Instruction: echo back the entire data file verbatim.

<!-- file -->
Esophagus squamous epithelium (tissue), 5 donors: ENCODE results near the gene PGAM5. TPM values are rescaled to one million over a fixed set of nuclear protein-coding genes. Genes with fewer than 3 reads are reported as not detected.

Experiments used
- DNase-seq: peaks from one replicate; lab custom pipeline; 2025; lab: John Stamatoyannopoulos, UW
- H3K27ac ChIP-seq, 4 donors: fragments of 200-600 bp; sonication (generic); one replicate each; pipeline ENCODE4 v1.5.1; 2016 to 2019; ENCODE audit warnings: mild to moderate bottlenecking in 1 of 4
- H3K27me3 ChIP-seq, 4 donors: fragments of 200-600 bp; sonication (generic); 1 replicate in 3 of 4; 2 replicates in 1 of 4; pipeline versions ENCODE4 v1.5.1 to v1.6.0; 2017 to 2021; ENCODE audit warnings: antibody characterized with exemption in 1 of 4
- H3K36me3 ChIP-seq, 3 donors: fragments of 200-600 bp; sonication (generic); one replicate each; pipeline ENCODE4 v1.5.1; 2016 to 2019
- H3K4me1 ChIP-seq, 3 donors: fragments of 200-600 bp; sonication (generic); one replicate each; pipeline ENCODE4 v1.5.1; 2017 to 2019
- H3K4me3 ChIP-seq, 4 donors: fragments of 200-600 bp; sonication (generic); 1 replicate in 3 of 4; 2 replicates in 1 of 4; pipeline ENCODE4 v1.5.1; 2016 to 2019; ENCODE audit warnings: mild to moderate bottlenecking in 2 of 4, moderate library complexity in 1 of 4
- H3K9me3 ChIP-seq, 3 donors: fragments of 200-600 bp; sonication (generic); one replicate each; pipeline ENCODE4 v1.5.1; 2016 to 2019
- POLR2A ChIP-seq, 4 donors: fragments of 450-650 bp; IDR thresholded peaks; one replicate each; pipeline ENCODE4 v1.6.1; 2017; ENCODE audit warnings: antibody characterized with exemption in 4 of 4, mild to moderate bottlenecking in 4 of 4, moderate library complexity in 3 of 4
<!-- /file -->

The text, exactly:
Esophagus squamous epithelium (tissue), 5 donors: ENCODE results near the gene PGAM5. TPM values are rescaled to one million over a fixed set of nuclear protein-coding genes. Genes with fewer than 3 reads are reported as not detected.

Experiments used
- DNase-seq: peaks from one replicate; lab custom pipeline; 2025; lab: John Stamatoyannopoulos, UW
- H3K27ac ChIP-seq, 4 donors: fragments of 200-600 bp; sonication (generic); one replicate each; pipeline ENCODE4 v1.5.1; 2016 to 2019; ENCODE audit warnings: mild to moderate bottlenecking in 1 of 4
- H3K27me3 ChIP-seq, 4 donors: fragments of 200-600 bp; sonication (generic); 1 replicate in 3 of 4; 2 replicates in 1 of 4; pipeline versions ENCODE4 v1.5.1 to v1.6.0; 2017 to 2021; ENCODE audit warnings: antibody characterized with exemption in 1 of 4
- H3K36me3 ChIP-seq, 3 donors: fragments of 200-600 bp; sonication (generic); one replicate each; pipeline ENCODE4 v1.5.1; 2016 to 2019
- H3K4me1 ChIP-seq, 3 donors: fragments of 200-600 bp; sonication (generic); one replicate each; pipeline ENCODE4 v1.5.1; 2017 to 2019
- H3K4me3 ChIP-seq, 4 donors: fragments of 200-600 bp; sonication (generic); 1 replicate in 3 of 4; 2 replicates in 1 of 4; pipeline ENCODE4 v1.5.1; 2016 to 2019; ENCODE audit warnings: mild to moderate bottlenecking in 2 of 4, moderate library complexity in 1 of 4
- H3K9me3 ChIP-seq, 3 donors: fragments of 200-600 bp; sonication (generic); one replicate each; pipeline ENCODE4 v1.5.1; 2016 to 2019
- POLR2A ChIP-seq, 4 donors: fragments of 450-650 bp; IDR thresholded peaks; one replicate each; pipeline ENCODE4 v1.6.1; 2017; ENCODE audit warnings: antibody characterized with exemption in 4 of 4, mild to moderate bottlenecking in 4 of 4, moderate library complexity in 3 of 4